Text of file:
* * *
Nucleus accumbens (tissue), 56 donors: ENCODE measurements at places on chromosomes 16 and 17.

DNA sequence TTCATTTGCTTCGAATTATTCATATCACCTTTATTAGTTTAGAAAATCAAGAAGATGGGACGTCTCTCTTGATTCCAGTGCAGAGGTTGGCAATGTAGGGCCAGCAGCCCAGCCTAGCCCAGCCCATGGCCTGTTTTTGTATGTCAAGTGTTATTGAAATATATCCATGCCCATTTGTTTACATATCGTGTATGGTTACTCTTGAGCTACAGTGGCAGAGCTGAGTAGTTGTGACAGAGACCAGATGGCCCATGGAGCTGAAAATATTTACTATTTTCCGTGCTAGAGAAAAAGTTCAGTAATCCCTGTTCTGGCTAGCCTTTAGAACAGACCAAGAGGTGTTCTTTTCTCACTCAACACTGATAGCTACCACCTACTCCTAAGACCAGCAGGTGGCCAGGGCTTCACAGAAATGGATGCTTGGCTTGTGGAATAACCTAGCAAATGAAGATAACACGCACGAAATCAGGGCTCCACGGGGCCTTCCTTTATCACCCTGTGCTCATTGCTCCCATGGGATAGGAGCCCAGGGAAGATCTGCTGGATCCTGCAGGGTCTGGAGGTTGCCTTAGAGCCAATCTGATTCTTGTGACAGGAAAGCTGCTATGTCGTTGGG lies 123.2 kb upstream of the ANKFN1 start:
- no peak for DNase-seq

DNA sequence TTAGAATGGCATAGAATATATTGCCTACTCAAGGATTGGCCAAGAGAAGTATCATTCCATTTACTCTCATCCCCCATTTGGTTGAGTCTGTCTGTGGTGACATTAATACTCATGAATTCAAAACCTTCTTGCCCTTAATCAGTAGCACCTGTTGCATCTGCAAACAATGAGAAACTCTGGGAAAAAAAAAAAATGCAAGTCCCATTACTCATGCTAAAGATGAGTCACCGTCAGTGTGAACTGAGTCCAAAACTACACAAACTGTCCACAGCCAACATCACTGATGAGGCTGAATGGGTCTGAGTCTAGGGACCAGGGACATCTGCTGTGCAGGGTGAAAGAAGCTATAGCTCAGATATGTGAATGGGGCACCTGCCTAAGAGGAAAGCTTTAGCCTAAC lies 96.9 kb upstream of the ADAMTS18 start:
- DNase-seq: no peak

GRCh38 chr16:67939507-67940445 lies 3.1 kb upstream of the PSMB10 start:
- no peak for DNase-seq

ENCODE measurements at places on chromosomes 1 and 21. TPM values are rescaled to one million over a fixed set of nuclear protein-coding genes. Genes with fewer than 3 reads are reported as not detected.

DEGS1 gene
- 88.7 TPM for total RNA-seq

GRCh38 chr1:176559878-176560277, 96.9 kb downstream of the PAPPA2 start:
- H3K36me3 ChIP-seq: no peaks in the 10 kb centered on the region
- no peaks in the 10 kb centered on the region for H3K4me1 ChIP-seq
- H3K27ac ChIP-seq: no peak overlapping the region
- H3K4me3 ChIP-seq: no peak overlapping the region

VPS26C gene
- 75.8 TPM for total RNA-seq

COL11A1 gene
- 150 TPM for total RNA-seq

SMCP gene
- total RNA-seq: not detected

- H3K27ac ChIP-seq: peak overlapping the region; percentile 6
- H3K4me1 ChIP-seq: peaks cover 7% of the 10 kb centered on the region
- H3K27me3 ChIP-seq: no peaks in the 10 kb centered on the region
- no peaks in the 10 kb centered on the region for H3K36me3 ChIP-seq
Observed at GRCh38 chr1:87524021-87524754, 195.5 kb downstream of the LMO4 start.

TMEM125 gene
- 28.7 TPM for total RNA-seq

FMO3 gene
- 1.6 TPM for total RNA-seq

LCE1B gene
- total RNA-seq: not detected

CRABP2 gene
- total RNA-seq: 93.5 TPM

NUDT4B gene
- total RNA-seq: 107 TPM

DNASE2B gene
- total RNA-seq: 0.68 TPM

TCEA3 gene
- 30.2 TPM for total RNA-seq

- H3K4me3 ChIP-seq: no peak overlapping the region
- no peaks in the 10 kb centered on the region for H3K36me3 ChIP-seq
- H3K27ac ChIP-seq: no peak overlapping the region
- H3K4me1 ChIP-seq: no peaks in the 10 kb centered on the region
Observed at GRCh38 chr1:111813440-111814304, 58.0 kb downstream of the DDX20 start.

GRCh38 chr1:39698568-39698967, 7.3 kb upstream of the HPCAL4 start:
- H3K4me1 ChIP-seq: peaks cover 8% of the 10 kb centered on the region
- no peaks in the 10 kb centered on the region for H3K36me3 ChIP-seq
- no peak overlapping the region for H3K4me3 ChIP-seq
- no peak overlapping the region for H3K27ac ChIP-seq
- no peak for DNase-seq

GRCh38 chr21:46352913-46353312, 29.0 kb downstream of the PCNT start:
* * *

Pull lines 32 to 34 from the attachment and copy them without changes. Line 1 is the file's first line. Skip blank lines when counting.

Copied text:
- total RNA-seq: not detected

CRABP2 gene
- total RNA-seq: 93.5 TPM